While at first this might not seem that bad, notice how there is basically no whites in the greyscale image. This means that nowhere on the surface will we find full effect.

What I want you to do now are save these images so we can experiment (Fig.36 – Save this as SlimyMetal_spec.jpg, and Fig.37 – Save this as SlimyMetal_bump.jpg).


(Fig.36)
(Fig.37)

Hopefully you can already see the major difference, so let’s go ahead and use them. Back in the Material Editor, go into the Specular Level channel and load in the SlimyMetal_spec image. Do this by clicking on the Bitmap slot under the Bitmap Parameters rollout and then go and choose the correct image (Fig.38).

(Fig.38)

Now the correct image is loaded (Fig.39).


(Fig.39)


Repeat this for the Bump Channel and load in the SlimyMetal_bump.jpg.

Once you’re done, go back to the top level of the material, this is what you should now have (Fig.40).


(Fig.40)


Now we have a specific image for each specific channel. Let’s render (Fig.41).

(Fig.41)


Might not seem better, but it is; we will need some further tweaking of amounts to really see the difference (Fig.42).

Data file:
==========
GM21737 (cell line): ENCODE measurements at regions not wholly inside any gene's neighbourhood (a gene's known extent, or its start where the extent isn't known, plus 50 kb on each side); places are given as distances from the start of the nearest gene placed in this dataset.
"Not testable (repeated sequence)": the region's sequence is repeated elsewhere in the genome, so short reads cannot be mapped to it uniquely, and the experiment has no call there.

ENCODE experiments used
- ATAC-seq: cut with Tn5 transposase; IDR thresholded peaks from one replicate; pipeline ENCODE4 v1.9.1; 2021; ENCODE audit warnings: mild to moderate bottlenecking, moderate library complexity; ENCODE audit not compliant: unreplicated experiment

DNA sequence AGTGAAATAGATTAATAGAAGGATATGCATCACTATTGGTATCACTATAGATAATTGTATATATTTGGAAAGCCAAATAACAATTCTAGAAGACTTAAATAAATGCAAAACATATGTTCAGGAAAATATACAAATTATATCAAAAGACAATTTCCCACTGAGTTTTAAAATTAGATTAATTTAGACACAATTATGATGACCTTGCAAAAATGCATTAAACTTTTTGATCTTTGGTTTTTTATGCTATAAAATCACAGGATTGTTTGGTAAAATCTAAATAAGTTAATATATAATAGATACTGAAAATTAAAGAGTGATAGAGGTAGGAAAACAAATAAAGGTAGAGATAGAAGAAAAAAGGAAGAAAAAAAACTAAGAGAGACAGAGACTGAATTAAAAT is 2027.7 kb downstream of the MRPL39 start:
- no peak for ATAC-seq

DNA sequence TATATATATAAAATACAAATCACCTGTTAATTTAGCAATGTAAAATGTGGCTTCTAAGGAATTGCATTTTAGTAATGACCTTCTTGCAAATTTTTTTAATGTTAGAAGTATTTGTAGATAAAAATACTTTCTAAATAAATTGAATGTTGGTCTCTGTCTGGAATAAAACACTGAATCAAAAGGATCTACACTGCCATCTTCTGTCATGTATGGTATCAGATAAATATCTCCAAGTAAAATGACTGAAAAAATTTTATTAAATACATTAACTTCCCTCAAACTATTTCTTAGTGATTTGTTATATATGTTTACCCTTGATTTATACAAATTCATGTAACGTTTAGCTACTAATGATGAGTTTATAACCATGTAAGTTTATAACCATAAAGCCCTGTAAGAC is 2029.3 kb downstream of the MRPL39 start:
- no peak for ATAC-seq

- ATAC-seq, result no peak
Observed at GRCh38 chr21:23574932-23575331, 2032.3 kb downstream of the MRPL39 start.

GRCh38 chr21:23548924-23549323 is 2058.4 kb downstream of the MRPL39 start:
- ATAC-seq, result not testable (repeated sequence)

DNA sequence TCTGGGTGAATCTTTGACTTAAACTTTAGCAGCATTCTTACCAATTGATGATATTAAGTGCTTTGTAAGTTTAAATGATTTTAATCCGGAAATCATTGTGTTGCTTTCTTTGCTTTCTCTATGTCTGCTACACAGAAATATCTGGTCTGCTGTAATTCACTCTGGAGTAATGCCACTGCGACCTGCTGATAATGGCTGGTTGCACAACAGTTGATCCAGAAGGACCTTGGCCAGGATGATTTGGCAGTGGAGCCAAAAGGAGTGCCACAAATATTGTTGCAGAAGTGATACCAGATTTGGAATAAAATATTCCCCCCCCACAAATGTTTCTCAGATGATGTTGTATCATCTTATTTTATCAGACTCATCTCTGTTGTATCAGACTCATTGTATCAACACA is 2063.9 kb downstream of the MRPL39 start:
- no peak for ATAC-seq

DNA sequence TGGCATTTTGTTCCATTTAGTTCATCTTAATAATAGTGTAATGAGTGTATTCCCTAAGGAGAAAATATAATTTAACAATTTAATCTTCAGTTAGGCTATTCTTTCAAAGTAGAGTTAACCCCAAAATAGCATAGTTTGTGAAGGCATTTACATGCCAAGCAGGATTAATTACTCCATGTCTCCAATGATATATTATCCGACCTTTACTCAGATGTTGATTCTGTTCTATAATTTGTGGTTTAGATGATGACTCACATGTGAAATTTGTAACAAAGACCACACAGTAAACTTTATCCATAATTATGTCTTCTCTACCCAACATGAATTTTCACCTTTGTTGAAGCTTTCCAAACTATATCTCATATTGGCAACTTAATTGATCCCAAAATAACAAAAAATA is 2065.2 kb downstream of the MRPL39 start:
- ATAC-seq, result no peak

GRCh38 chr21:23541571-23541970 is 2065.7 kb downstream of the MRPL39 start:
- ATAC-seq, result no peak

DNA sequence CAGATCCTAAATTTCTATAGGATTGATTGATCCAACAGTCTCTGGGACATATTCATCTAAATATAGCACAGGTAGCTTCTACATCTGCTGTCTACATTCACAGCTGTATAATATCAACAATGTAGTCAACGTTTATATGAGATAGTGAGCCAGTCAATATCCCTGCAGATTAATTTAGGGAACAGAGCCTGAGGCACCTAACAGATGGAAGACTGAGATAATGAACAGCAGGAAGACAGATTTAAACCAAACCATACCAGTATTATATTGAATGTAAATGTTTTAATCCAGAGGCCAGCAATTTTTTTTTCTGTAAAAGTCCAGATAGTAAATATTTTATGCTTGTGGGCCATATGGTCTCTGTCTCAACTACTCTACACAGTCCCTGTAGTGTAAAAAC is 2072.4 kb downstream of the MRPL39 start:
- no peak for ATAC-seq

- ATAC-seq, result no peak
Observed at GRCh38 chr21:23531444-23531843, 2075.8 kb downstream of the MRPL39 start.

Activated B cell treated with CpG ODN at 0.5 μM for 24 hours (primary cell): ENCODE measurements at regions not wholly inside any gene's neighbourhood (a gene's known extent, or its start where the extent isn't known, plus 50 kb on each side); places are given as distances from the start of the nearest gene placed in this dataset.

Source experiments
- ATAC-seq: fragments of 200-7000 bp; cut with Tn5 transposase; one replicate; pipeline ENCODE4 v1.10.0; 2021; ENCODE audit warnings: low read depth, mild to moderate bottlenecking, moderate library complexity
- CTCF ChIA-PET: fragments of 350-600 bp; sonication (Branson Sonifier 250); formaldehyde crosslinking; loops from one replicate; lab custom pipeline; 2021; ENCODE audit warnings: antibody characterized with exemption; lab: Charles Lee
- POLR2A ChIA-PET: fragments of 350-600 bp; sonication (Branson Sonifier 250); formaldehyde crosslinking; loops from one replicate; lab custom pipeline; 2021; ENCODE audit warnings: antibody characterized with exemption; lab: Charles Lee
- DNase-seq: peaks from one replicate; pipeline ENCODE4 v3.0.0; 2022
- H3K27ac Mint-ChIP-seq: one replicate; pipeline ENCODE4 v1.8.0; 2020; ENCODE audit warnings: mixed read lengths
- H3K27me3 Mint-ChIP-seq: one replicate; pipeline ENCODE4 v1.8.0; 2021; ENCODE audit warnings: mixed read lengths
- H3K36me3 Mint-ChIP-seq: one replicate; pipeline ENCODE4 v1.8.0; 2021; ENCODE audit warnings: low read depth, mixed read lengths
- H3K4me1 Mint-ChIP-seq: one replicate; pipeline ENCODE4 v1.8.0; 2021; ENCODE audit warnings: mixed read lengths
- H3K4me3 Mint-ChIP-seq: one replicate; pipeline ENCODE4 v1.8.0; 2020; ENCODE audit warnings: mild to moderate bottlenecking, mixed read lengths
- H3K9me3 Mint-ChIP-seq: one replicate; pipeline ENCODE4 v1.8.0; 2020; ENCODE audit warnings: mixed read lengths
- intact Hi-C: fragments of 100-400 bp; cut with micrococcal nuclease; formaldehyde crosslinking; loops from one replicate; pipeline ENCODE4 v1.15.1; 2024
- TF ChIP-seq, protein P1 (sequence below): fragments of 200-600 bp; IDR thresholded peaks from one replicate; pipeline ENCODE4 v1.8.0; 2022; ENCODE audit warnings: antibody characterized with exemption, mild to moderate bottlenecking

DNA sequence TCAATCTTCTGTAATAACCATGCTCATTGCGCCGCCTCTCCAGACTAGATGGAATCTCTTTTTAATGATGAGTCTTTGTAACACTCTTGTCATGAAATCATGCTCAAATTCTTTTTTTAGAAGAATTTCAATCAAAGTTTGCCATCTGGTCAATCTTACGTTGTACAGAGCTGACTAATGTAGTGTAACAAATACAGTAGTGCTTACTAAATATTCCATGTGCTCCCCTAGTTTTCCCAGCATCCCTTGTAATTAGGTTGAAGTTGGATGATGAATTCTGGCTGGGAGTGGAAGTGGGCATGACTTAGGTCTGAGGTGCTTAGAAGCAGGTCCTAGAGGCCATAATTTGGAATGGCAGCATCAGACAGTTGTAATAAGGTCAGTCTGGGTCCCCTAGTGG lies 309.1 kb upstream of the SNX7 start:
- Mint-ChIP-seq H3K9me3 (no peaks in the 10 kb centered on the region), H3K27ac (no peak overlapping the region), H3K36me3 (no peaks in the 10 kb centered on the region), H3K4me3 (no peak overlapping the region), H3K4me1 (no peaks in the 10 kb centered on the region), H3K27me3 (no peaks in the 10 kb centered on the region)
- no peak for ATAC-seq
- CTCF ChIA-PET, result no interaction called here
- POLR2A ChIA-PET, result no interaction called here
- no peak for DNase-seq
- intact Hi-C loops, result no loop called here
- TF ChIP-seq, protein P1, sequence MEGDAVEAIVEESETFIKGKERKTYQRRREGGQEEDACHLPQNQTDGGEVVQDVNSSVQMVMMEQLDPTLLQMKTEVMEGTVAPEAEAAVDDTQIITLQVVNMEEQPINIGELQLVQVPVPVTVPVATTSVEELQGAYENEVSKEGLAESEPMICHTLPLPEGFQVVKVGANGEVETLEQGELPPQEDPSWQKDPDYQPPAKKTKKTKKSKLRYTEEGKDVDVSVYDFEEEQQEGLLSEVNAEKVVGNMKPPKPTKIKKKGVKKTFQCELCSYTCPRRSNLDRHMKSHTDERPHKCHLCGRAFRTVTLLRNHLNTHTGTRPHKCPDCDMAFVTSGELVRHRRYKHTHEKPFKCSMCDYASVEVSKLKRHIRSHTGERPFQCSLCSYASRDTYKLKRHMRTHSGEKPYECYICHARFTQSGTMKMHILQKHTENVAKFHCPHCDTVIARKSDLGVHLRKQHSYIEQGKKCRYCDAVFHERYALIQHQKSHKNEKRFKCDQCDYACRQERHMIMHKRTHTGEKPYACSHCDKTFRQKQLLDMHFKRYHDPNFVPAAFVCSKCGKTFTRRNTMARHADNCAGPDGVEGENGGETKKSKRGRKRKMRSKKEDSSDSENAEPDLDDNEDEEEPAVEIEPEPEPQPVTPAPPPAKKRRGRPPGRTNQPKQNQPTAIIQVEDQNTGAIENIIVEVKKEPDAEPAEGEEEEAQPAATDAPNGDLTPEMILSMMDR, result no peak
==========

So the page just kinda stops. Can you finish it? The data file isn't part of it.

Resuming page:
(Fig.42)


And here are the same amounts applied to the material with just one image for all three channels (Fig.43).


(Fig.43)

Conclusion:

I hope by this point that you can see and understand why it really does make a difference when you make specific images for specific channels.

Each channel has a different purpose so treating them as such is the trick to generating better and more realistic materials.

If you look at the render in Fig.42, I really want you to notice how where we see the green moss on the surface, we don’t really see any specularity. This is very true to real life: impossible to get without creating and using specific maps.


More Map Types :

Let’s continue experimenting with some of the other map channels so you get a feel for what they do.

Save this image as SlimyMetal_spec_color.jpg (Fig.44).


(Fig.44)


Now, using the same technique as before, copy one of the bitmaps from any of the three channels we are already using and replace that current bitmap image with this one. Here’s what you should get from the render (Fig.45).

(Fig.45)

Now we can control what colour shows up in the Specular channel.

On to the Self illumination channel. Go ahead and save this image as SlimyMetal_selfIllum.jpg
(Fig.46).

(Fig.46)

In the Material Editor, copy one of the bitmaps from any of the other channels into the Self illumination channel.

Note: by copying the maps into other channels we save ourselves the step of having to choose Bitmap, and then choosing the specific images.

Next, load up the SlimyMetal_selfIllum image in that channel.

Currently the effect is not going to be that dramatic.